John Reader on Peace and Peacebuilding: Civilizing the Sacred

22 09 2013

[On Wednesday 18th September, the third workshop in the Philosophy and Religious Practices network took place at Liverpool Hope University: Peace and Peacebuilding: Philosophical and Religious Reflections on Social Flourishing. John Reader here reflects on themes raised at the workshop.]


This is a brief reflection on the workshop held at Liverpool Hope on September 18th and which, like the two previous sessions organized by the Philosophy and Religious Practices network, provided a wealth of stimulating ideas combined with front-line experience. One phrase stood out for me, and was articulated by Prof Jeffrey Haynes during the second presentation. He suggested that what is perhaps required in the relationship between faith traditions and peacemaking is a “civilizing of the sacred”. This seems to me to both summarize the tensions involved and to beg all the important questions. Some obvious comments first. It presupposes that it is possible to draw a strict line between the sacred and the non-sacred. I find this difficult, and would want to know who exactly is going to perform this task and according to what criteria. This is a vexed and invariably unproductive debate as it places human experience in watertight compartments, then leaving the dubious question of how to relate them. So much of the practical experience which was shared on the day drew attention to the complex interweaving of the religious (or sacred) with the equally complex issues surrounding peacebuilding. From a philosophical perspective and using ideas of Deleuze, I would question whether it makes sense now to try to determine the “essence” of either the sacred or the non-sacred. Difference seems to me a much more productive means of describing these interrelationships. Then, even if it were possible or desirable to define the sacred – and therefore the civilized – in such a determinate way, the process smacks of cultural imperialism and no small degree of arrogance. Even if we could be clear what we mean by “civilization”, is it so obvious that the causes of violence are to be attributed to the sacred and that civilized people are the ones who best work for peace and understand what it means? Granted that the phrase might just be a shorthand for arguing that what is potentially a source of conflict in the religious needs to be brought under the control of what is potentially a source of peace within the non-sacred, and that one might equally argue that what are potentially sources of violence within the non-sacred need to be influenced by the sources of peace within the sacred, where does this actually leave us? It just shows that essentialism as a mechanism for addressing this issue is inadequate and needs to be replaced by a different discourse, perhaps that of difference and indeed of a flat ontology. This is where a particular brand of philosophy may have something significant to contribute.


The other major debating point that kept recurring was whether those from faith traditions needed to somehow “bracket” or leave at the door, their particular beliefs and commitments when entering a peacemaking process. This relates to the issues above as it again presupposes strict demarcation lines and an essentialist approach. Listening to the practitioners who spoke so eloquently and powerfully later in the day, it was clear that there could be no clear once-for-all answer to this. On the one hand, it seemed obvious that when faith commitments are themselves a source of division and possible violence, to leave them out of the equation or process of open discussion, was simply to miss the point. Always far better, if possible, to “lay one’s cards on the table” and to be “up front” about where one is coming from and why. In any case, how can it be possible to abandon one’s beliefs at the door of the debating chamber and still enter with any degree of integrity or honesty? On the other hand, if those of faith were able to play the role of “honest broker” in a particular situation, having the trust and confidence of the warring parties, it was likely to be because of their willingness to listen, mediate, and not to impose their beliefs upon the process. So a sort of Rawlsian or early Habermasian approach to public reason where one’s substantive commitments were not allowed to determine the process could indeed be appropriate on certain occasions. Once again, one would need to understand the context – difference rather than essence perhaps?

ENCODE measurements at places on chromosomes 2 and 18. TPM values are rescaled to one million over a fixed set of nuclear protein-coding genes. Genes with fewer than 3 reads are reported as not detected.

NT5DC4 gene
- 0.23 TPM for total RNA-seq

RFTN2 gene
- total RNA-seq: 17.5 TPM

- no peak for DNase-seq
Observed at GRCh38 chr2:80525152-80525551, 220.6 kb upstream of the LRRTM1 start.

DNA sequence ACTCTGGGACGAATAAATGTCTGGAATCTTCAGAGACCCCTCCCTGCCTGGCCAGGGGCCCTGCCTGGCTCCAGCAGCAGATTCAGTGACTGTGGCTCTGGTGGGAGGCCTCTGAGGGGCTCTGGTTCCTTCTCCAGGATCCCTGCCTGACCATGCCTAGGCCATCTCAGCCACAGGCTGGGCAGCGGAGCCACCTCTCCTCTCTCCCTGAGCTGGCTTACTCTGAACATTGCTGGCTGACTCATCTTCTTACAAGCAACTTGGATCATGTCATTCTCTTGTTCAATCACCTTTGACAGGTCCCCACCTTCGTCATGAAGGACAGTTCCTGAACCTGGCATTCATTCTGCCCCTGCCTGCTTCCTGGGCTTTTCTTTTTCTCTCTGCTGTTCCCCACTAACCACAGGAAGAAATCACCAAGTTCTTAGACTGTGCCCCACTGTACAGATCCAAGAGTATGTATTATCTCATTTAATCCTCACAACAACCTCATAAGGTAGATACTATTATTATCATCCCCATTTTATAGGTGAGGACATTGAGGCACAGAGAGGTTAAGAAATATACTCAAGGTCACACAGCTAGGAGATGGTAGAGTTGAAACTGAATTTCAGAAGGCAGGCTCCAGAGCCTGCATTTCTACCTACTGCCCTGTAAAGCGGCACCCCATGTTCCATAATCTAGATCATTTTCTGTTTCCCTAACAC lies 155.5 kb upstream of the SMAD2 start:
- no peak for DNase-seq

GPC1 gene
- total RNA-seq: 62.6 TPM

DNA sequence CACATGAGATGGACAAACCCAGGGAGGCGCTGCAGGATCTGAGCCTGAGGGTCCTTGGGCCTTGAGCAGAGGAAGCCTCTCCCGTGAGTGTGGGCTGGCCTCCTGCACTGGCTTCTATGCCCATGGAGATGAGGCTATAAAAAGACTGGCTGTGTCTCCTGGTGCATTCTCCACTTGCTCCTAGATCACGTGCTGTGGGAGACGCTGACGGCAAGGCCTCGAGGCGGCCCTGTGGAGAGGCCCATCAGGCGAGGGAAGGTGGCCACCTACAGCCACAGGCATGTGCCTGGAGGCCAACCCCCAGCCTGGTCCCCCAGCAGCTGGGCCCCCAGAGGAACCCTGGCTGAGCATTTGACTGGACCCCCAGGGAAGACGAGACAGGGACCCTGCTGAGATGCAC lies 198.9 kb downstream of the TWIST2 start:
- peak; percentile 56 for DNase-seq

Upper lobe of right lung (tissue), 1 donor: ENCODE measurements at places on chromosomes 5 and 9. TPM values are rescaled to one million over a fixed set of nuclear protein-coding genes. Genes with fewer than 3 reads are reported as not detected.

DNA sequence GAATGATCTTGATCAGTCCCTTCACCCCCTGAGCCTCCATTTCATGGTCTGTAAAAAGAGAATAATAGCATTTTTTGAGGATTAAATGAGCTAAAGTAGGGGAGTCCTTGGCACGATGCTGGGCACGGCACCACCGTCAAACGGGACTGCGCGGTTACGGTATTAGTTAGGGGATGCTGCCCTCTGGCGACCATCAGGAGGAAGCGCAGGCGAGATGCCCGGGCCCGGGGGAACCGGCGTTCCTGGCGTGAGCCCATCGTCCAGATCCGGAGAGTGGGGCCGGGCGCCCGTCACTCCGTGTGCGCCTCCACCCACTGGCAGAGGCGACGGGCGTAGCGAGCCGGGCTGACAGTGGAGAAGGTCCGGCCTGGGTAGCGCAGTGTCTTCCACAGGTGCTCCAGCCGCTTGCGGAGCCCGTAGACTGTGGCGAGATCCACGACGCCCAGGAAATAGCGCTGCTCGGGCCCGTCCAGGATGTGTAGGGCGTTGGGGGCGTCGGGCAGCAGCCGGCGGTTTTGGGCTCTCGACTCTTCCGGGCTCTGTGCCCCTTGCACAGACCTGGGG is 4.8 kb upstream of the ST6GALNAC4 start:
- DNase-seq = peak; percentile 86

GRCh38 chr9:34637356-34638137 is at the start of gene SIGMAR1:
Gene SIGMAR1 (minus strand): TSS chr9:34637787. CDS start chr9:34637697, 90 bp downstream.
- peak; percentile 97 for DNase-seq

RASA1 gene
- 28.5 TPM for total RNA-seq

Finally, one proviso for all of this. Should the “sacred” be subject to a civilizing process, even if this were possible? Is it perhaps the very power of what goes beyond the immediate and mundane that can sometimes become the most inspiring and formative influence in our hopes for peacebuilding? I am thinking I suppose of the work of Badiou and his notion of fidelity wherein it is only by being fully immersed in the process of protest and political action that human subjectivity is formed. To stand aside and claim objectivity or neutrality, perhaps based on the model of the neo-liberal claim for the neutrality of the market, can itself be an ideological ploy for the very imperialism that peacebuilding needs to question. Commitment is surely a prerequisite for getting involved in the first place. That being so, what is required next in terms of process is closer to the patient, slow and attentive reassembling of components that we now associate with the work of Latour. Not an “either-or” then, but a “both-and”. So if we knew what both the civilized and the sacred mean, both have their part to play in the process of peacebuilding, but only the particular context can help us decide on the precise contributions of either.



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